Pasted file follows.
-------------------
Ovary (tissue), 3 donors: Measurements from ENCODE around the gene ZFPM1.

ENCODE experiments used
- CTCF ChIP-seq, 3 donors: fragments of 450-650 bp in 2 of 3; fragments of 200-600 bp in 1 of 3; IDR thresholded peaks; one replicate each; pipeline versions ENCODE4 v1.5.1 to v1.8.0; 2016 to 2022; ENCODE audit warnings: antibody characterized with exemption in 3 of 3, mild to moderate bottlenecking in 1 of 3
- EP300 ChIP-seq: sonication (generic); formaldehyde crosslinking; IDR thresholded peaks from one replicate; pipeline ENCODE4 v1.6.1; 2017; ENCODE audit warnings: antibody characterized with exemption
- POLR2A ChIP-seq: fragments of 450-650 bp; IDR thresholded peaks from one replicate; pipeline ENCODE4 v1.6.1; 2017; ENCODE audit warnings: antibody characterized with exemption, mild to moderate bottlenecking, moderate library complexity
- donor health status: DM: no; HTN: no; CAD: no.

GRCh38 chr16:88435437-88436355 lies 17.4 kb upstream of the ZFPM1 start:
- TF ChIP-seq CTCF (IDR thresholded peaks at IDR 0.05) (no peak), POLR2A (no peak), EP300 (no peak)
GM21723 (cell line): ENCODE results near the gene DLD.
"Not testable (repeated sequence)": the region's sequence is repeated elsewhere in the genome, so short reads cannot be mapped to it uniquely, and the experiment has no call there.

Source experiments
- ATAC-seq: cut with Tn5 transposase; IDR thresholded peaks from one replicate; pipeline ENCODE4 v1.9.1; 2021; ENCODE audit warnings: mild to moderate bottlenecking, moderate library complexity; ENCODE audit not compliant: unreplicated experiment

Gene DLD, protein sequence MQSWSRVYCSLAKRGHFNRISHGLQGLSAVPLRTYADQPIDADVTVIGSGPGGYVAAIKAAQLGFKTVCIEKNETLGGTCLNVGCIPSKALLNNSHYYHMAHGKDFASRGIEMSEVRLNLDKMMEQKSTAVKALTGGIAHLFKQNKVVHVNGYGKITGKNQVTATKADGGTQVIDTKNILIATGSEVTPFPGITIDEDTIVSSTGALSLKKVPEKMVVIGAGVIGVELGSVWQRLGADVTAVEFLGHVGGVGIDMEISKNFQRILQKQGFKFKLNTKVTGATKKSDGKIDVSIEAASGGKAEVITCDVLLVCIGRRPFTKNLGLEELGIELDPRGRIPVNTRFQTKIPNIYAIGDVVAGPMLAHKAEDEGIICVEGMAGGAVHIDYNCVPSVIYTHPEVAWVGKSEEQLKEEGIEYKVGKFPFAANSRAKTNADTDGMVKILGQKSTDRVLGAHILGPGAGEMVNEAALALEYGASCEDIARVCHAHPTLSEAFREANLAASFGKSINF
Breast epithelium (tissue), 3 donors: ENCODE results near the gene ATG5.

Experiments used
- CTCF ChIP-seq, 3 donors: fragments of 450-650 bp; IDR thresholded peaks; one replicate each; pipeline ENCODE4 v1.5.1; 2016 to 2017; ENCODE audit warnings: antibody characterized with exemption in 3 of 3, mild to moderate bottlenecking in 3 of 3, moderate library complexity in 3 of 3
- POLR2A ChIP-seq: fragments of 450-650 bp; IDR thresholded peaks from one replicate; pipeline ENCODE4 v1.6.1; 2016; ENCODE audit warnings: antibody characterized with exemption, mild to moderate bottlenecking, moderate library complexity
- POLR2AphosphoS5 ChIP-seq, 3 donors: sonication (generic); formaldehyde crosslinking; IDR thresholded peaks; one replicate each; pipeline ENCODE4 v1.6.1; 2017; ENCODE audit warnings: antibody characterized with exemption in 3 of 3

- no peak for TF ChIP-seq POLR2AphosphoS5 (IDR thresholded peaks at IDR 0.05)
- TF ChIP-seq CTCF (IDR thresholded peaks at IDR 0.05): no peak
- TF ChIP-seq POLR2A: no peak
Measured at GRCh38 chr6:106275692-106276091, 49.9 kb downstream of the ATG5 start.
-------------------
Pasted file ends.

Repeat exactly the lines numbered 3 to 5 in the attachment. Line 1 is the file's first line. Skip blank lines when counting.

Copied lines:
- CTCF ChIP-seq, 3 donors: fragments of 450-650 bp in 2 of 3; fragments of 200-600 bp in 1 of 3; IDR thresholded peaks; one replicate each; pipeline versions ENCODE4 v1.5.1 to v1.8.0; 2016 to 2022; ENCODE audit warnings: antibody characterized with exemption in 3 of 3, mild to moderate bottlenecking in 1 of 3
- EP300 ChIP-seq: sonication (generic); formaldehyde crosslinking; IDR thresholded peaks from one replicate; pipeline ENCODE4 v1.6.1; 2017; ENCODE audit warnings: antibody characterized with exemption
- POLR2A ChIP-seq: fragments of 450-650 bp; IDR thresholded peaks from one replicate; pipeline ENCODE4 v1.6.1; 2017; ENCODE audit warnings: antibody characterized with exemption, mild to moderate bottlenecking, moderate library complexity